Tourbillon

Of all mechanisms invented by watch-makers over the centuries, tourbillon is considered to be the most challenging watch mechanism that even made. Technically, it is not a true complication and it is not required for a highly accurate timepiece. Connoisseurs do value for its engineering and design principles behind.


(The fineness of the tourbillon cage makes its execution very difficult. This cage is the work of one of the three great cage manufacturers of the end of last century. Messrs Albert Pellaton, from Le Locle, Roulet and Grether from the Ponts-de-Martel)

Tourbillon is a mechanical clock or watch escapement invented by Abraham-Louis Breguet in 1795. It is designed to counter the effects of gravity and the other perturbing forces which can affect the accuracy of a timepiece.


Jaeger-LeCoultre Gyrotourbillon

The effects of gravity were particularly problematic when pocketwatches were carried in the same pocketed position for most of the day. By mounting a tourbillon in a rotating frame (including the balance wheel, the escapement wheel, and the pallet fork), the effects of gravity will be canceled out (when it is rotated by a 180 degrees). The rate of rotation varies per design, but it has been generally become standardized at one rotation per minute.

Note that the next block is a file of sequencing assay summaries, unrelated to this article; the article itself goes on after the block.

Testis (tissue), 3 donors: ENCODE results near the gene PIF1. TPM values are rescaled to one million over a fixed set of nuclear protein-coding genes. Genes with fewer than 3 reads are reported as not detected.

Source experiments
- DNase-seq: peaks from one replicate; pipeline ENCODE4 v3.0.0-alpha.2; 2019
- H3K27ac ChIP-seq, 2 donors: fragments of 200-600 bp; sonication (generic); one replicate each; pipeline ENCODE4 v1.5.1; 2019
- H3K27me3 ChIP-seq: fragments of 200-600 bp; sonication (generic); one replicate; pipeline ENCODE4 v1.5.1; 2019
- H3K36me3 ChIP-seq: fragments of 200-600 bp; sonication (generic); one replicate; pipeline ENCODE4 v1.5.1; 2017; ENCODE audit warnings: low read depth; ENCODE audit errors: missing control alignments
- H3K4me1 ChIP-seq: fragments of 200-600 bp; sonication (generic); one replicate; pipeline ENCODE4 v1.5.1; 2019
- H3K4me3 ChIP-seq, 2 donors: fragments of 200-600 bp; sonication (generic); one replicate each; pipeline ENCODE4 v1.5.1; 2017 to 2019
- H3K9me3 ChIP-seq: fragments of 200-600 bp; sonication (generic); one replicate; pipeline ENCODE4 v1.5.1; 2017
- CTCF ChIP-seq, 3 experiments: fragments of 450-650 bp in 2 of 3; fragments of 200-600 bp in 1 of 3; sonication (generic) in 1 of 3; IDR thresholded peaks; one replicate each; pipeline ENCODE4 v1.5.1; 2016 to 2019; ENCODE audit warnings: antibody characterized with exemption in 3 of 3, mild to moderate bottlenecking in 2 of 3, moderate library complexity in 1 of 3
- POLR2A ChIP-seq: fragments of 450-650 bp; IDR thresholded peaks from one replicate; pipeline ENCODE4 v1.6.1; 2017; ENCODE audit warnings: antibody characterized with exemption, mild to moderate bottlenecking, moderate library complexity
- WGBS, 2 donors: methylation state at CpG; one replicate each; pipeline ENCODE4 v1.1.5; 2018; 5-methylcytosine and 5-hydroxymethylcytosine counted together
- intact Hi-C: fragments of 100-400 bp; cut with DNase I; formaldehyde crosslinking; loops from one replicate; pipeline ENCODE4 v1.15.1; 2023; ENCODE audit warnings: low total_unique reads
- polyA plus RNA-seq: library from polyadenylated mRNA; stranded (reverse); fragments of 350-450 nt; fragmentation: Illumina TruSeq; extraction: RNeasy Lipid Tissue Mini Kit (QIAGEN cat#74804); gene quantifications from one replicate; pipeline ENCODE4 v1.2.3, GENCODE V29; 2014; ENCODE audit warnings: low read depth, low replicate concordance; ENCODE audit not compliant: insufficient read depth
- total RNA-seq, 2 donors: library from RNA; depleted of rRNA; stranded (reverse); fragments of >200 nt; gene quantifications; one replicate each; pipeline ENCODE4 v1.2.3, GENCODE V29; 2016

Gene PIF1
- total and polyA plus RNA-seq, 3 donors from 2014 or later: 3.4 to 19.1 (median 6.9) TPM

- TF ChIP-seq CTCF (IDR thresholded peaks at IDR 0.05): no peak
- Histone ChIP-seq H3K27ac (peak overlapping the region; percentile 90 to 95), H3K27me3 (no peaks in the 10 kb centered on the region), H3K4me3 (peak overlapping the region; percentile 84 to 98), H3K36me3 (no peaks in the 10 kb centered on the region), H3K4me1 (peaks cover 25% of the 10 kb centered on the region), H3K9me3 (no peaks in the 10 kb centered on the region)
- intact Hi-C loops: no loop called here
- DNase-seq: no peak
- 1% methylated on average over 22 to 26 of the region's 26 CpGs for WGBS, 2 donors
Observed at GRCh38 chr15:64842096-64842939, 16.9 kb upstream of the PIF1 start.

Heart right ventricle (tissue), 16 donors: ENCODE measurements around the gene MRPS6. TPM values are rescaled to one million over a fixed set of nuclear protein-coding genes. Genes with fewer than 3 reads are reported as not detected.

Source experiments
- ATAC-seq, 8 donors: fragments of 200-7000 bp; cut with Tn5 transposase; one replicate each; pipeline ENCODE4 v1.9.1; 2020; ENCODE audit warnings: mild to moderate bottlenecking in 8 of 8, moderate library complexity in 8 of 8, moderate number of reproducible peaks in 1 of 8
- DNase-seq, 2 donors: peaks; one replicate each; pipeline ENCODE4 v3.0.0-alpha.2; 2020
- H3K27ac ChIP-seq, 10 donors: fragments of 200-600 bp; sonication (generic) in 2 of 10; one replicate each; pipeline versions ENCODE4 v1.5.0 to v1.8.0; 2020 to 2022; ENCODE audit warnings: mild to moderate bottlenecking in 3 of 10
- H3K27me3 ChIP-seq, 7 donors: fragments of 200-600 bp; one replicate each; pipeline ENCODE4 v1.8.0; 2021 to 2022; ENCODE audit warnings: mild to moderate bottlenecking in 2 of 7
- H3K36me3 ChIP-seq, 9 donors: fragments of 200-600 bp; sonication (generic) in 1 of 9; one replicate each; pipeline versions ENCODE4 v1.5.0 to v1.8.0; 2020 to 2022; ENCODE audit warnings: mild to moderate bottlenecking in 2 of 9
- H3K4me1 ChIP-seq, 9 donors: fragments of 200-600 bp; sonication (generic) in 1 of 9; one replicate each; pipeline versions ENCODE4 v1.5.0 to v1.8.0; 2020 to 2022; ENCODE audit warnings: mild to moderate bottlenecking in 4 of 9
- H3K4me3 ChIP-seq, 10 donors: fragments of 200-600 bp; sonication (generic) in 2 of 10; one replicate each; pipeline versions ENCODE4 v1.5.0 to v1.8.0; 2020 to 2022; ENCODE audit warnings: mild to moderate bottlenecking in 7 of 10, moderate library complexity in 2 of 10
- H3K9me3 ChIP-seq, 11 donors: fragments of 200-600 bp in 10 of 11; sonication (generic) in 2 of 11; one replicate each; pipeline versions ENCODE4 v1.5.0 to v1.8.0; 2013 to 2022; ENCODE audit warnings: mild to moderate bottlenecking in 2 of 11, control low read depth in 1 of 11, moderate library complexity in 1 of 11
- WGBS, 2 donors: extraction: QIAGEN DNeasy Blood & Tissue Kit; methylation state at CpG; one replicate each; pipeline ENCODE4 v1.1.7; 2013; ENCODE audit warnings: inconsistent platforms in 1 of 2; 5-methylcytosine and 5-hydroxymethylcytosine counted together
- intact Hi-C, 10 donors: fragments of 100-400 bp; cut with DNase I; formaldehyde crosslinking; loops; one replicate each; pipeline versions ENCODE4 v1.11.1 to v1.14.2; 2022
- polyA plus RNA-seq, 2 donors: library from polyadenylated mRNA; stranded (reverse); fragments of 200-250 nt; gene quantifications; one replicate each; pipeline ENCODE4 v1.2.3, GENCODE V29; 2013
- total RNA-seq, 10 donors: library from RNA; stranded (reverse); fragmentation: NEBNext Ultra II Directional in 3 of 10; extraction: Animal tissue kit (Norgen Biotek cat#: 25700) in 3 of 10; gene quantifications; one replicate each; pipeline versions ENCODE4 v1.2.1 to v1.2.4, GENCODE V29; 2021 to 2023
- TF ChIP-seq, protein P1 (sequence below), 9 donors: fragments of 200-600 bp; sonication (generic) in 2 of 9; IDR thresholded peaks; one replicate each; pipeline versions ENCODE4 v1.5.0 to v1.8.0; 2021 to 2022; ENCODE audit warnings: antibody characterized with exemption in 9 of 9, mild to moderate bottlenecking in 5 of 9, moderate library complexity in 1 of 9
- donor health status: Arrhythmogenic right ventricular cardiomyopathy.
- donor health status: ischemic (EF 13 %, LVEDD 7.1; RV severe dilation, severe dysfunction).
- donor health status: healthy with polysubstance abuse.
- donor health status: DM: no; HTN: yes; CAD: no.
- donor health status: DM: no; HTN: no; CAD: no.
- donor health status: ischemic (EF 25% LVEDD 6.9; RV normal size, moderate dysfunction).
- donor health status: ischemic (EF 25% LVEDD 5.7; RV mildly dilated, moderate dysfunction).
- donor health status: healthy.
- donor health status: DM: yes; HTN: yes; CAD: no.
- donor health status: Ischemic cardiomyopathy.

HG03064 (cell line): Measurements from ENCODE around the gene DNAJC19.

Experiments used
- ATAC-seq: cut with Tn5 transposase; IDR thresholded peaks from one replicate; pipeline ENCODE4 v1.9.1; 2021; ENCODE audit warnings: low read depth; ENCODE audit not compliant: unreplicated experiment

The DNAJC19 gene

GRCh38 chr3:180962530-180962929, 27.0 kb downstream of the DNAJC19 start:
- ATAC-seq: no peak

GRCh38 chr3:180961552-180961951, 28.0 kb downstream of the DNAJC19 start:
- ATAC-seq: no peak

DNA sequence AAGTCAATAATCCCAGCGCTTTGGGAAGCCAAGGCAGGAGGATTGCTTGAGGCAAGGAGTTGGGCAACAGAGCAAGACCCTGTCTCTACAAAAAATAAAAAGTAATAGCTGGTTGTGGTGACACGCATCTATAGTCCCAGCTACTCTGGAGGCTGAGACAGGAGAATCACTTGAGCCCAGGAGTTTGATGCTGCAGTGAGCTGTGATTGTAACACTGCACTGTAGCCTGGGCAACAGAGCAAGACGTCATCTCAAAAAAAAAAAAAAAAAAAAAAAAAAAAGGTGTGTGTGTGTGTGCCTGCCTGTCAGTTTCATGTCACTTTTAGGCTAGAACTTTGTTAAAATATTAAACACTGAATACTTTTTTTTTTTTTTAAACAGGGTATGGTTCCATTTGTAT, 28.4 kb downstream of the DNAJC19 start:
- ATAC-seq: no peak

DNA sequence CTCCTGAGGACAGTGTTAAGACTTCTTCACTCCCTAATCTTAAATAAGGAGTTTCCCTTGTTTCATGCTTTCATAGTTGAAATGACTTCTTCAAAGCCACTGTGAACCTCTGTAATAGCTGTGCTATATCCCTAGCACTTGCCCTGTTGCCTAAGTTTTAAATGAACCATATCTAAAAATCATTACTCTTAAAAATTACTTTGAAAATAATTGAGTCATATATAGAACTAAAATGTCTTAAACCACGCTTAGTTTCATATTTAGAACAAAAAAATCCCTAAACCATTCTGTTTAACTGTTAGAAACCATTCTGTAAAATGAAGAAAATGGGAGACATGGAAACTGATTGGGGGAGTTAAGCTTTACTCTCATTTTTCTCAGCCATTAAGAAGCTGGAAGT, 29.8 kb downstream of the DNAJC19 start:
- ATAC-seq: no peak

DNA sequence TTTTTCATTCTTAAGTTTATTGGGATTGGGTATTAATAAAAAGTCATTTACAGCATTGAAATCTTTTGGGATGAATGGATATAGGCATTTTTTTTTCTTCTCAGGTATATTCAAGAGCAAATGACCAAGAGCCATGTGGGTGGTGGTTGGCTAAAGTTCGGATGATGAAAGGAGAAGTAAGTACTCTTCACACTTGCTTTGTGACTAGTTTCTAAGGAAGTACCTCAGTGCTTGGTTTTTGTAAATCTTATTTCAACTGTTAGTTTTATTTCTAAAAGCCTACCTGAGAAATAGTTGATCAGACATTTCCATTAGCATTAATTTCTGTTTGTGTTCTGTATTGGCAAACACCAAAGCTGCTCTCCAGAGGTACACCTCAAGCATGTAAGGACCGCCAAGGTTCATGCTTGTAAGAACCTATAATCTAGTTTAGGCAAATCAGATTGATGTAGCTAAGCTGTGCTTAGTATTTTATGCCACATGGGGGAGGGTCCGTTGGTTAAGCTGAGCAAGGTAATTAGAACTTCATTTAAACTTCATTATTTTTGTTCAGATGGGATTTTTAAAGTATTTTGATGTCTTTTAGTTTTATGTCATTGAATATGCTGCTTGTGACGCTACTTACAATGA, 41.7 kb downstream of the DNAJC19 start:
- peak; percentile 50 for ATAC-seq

(Calibre 1790 in a stainless steel case; to celebrate the 100th anniversary of the historical Geneva boutique, Vacheron Constantin presents a tourbillon in a steel watch case; a limited series of just 10 and available exclusively in Geneva)

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